It was clear to some of us several years ago, and has become clear to almost everybody else since, that the rules of politics have changed completely. The old norms presumed that a president can fill a Supreme Court vacancy with a jurist of his own broad philosophical bent, and that the opposing party is only entitled to block a candidate they consider especially unqualified or extreme. (These norms allowed for bitter fights over individual candidates, like Robert Bork, without questioning a president’s right to nominate somebody qualified from his own team.) Those norms are gone. The new norm is that a president needs 50 Senate votes to fill a seat, or it will go unfilled.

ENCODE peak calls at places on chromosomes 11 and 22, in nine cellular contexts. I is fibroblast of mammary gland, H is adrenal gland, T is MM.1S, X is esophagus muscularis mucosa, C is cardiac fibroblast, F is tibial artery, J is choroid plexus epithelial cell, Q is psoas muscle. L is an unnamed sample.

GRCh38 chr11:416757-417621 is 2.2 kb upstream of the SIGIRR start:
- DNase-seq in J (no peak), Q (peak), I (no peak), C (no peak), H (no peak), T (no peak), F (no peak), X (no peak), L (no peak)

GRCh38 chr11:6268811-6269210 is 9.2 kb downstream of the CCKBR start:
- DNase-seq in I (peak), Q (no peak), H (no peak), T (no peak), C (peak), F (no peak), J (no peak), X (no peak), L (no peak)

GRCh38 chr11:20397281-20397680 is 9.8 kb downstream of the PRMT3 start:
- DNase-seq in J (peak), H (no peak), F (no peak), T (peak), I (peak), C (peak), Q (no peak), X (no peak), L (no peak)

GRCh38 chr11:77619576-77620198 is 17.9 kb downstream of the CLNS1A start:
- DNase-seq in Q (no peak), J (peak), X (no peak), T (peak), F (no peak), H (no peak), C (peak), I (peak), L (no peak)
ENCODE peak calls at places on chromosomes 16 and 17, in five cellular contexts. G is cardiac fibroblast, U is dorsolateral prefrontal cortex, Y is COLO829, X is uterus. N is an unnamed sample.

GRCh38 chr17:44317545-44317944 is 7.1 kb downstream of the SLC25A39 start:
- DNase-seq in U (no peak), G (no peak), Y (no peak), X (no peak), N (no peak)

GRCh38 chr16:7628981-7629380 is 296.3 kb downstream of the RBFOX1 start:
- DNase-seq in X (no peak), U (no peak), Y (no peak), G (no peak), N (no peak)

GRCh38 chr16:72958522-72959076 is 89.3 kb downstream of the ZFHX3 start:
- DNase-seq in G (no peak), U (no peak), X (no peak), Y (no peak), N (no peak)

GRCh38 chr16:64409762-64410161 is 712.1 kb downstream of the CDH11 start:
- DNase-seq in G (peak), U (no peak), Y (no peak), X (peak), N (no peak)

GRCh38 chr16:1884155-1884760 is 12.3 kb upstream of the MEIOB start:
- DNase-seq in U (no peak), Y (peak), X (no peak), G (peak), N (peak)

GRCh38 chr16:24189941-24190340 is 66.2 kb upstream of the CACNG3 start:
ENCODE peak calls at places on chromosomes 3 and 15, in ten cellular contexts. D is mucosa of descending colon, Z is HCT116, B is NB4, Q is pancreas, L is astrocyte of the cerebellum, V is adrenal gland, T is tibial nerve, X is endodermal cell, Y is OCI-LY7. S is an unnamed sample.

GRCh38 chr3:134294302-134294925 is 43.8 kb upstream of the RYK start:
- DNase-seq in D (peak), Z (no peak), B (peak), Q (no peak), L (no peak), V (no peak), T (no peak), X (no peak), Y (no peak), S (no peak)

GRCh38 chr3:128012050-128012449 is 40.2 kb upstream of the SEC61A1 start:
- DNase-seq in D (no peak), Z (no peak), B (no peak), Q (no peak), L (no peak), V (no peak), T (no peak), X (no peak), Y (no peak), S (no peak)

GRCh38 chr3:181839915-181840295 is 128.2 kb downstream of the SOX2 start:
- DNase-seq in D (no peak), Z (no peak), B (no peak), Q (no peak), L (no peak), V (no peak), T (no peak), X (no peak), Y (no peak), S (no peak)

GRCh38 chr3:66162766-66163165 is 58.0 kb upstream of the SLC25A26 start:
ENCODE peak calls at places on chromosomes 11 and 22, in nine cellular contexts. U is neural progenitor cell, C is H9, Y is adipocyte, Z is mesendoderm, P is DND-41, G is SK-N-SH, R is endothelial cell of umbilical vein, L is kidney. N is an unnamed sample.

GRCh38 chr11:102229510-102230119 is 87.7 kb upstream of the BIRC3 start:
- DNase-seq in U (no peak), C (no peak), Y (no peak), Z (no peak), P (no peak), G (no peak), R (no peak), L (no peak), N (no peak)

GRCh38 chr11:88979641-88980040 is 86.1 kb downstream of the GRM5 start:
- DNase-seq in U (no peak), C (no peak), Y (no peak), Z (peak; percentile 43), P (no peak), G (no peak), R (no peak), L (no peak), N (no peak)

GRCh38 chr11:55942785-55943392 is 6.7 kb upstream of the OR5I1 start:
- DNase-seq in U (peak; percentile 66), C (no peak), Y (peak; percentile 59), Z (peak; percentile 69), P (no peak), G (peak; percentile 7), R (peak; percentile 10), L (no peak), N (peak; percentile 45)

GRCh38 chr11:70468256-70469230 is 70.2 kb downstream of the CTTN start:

It would be better for the health of American democracy to change to rules to something more stable. But pretending otherwise delays rather than hastens the day when some formal rule change comes about. In the meantime, Democrats have an extremely simple choice. They can make McConnell abolish the filibuster, or wait for the day when McConnell attacks them for doing it. It is McConnell, his extraordinary blockade tactic, who has functionally changed the rules of the game. He should be forced to do it in name.

And, I very much enjoyed Mark Joseph Stern’s take on Gorsuch:

Neil Gorsuch, Donald Trump’s Supreme Court nominee, is a brilliant, witty, handsome, eloquent, perfectly pedigreed judge. He is, to put it another way, an extraordinarily difficult jurist for Democrats to oppose.